Step 3: Develop a Strategic Plan
A strategic plan is a document that will serve as your roadmap, providing guidance and direction for decision-making and resource allocation. A good strategic plan should be flexible and adaptable, considering changing market conditions and internal factors such as budget and personnel.
Two essential steps are involved in developing a strategic plan in the context of eCommerce: prioritizing initiatives based on impact and feasibility and identifying KPIs to measure success.
How to Prioritize Initiatives in a Strategic Plan
You want to ensure you select the most impactful and feasible initiatives to focus on first. Impact refers to the potential positive effects that an industry could have. The focus is on choosing those likely to result in the most significant benefits.
Given the available resources, time, and other constraints, feasibility is the likelihood of an initiative being implemented successfully time, and other conditions. The focus is on selecting the most realistic and achievable given the organization’s current capabilities and limitations.
Consider factors such as the expected return on investment, the effort required, and the potential risks.
For example, an initiative to increase website traffic by 50% in the next six months may be less feasible than optimizing product descriptions and images to improve conversion rates.
How to Identify the Most Pragmatic KPIs for eCommerce Success
KPIs are measurable values that allow you to track progress toward your objectives and make data-driven decisions to optimize eCommerce operations.
The KPIs you settle on should tie directly to the prioritized initiatives. For example, if the prioritized initiative is to increase sales revenue, the KPIs include total sales revenue, average order value, and conversion rate.
Similarly, if your objective is to improve customer satisfaction, you can identify KPIs such as Net Promoter Score (NPS), customer retention rate, and customer satisfaction surveys.
Try to work with only a few KPIs, as this can be overwhelming and counterproductive. Instead, narrow it down to a manageable number of KPIs that can provide actionable insights.
Here are some methods you can use to prioritize the most impactful KPIs:
Weighted Scoring Model
In this approach, each KPI is assigned a score based on its importance to the business objective, and the scores are weighted based on their relative importance. The weighted scores are then added up to determine the priority of each KPI.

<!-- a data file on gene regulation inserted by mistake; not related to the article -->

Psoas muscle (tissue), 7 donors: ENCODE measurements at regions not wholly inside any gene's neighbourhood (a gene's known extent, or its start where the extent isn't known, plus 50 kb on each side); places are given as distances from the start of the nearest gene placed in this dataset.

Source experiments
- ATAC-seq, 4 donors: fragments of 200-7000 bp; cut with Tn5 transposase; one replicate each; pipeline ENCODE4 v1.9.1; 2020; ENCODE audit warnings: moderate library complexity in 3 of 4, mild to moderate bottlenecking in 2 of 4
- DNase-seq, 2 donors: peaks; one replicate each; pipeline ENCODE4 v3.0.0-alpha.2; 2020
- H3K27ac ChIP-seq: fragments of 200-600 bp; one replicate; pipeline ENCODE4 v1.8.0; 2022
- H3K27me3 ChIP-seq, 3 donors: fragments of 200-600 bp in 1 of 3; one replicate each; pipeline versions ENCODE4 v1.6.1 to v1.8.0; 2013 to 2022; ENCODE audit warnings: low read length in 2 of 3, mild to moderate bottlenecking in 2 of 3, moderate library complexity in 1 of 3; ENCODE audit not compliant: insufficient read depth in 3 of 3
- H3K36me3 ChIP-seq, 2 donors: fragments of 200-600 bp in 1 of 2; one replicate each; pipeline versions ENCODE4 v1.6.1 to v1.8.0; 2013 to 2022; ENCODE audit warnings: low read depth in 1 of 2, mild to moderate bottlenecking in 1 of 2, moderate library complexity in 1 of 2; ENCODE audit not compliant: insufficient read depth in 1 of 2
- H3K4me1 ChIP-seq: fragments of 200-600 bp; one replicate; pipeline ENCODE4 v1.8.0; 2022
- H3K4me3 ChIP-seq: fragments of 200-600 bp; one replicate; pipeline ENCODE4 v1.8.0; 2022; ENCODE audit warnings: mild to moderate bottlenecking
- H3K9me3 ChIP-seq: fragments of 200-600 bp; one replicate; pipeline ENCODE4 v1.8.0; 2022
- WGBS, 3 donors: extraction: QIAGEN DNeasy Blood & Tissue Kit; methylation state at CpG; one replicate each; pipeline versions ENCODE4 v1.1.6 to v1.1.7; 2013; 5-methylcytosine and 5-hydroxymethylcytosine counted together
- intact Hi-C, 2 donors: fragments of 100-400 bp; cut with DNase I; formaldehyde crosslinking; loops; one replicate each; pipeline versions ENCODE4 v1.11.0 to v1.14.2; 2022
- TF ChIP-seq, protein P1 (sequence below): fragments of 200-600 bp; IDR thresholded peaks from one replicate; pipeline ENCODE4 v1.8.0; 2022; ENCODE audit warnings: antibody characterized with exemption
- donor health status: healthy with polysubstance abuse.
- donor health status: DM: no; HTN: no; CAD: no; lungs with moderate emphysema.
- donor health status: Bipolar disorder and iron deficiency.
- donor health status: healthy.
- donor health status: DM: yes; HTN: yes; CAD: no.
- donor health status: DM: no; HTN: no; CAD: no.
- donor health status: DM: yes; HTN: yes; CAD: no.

A KPI Tree is a visual tool that organizes and prioritizes KPIs based on their relationship to higher-level objectives. In a KPI Tree, the top level represents the overarching business objective, and the subsequent levels break down the objective into smaller components or sub-objectives.
Each element or sub-objective has associated KPIs that measure progress toward achieving that specific component. For example, the business’s objective is to increase website traffic.
The first level of the KPI Tree is to break down this objective into components such as social media, search engine optimization, and paid advertising. The second level of the tree would break down these components into specific sub-objectives, such as increasing social media engagement or improving organic search rankings.
Finally, each sub-objective would have associated KPIs with measuring progress towards achieving that specific sub-objective. This way, it’s easy to prioritize the most impactful KPIs.
The identified KPIs are plotted on a two-dimensional graph. The x-axis represents the effort required to implement the KPI, and the y-axis represents the potential impact. KPIs that require a low effort but have a high potential impact are plotted in the upper-left quadrant of the graph and are considered high priority.
KPIs that require an increased effort but have a low potential impact are planned in the lower-right quadrant and are regarded as low priority.
The Pareto Principle states that 80% of the results come from 20% of the causes. In other words, 80% of the business impact comes from 20% of the KPIs. Using Pareto Analysis, you can identify the critical KPIs responsible for most of the business impact.
Once you have identified and prioritized your KPIs, you should set targets for each.
Step 4: Evaluate the Current eCommerce Tech Stack
In this step, you want to assess the current technology stack and identify any gaps or opportunities for improvement. Use the following processes for the practical assessment.
Evaluate Current eCommerce Technology and Tools
This evaluation should consider functionality, integration, scalability, security, user experience, cost, performance, analytics, and emerging technologies.
At this stage, your objective is to evaluate their effectiveness, identify gaps and redundancies, and ultimately make informed decisions about which tools to keep, which to replace, and which to invest in going forward.
Additionally, assess the skills and expertise of the team members responsible for maintaining and using these tools to ensure that they fully leverage the capabilities of the technology stack.
Next is to identify areas where technology can improve efficiency and productivity. This could include anything from automating manual processes to improving data analysis capabilities.
Prioritize Technology Based on Impact and Feasibility
Not all technology will be equally impactful or feasible to implement. You should prioritize technology based on the potential impact it will have on achieving the goals of the eCommerce operation and the feasibility of implementation. This prioritization should consider cost, resource availability, and compatibility with existing technology.
You can use the cost-benefit analysis approach, where you evaluate each piece of technology based on its costs and the benefits it can provide. Next, you prioritize the solutions with the highest benefit ratio to cost.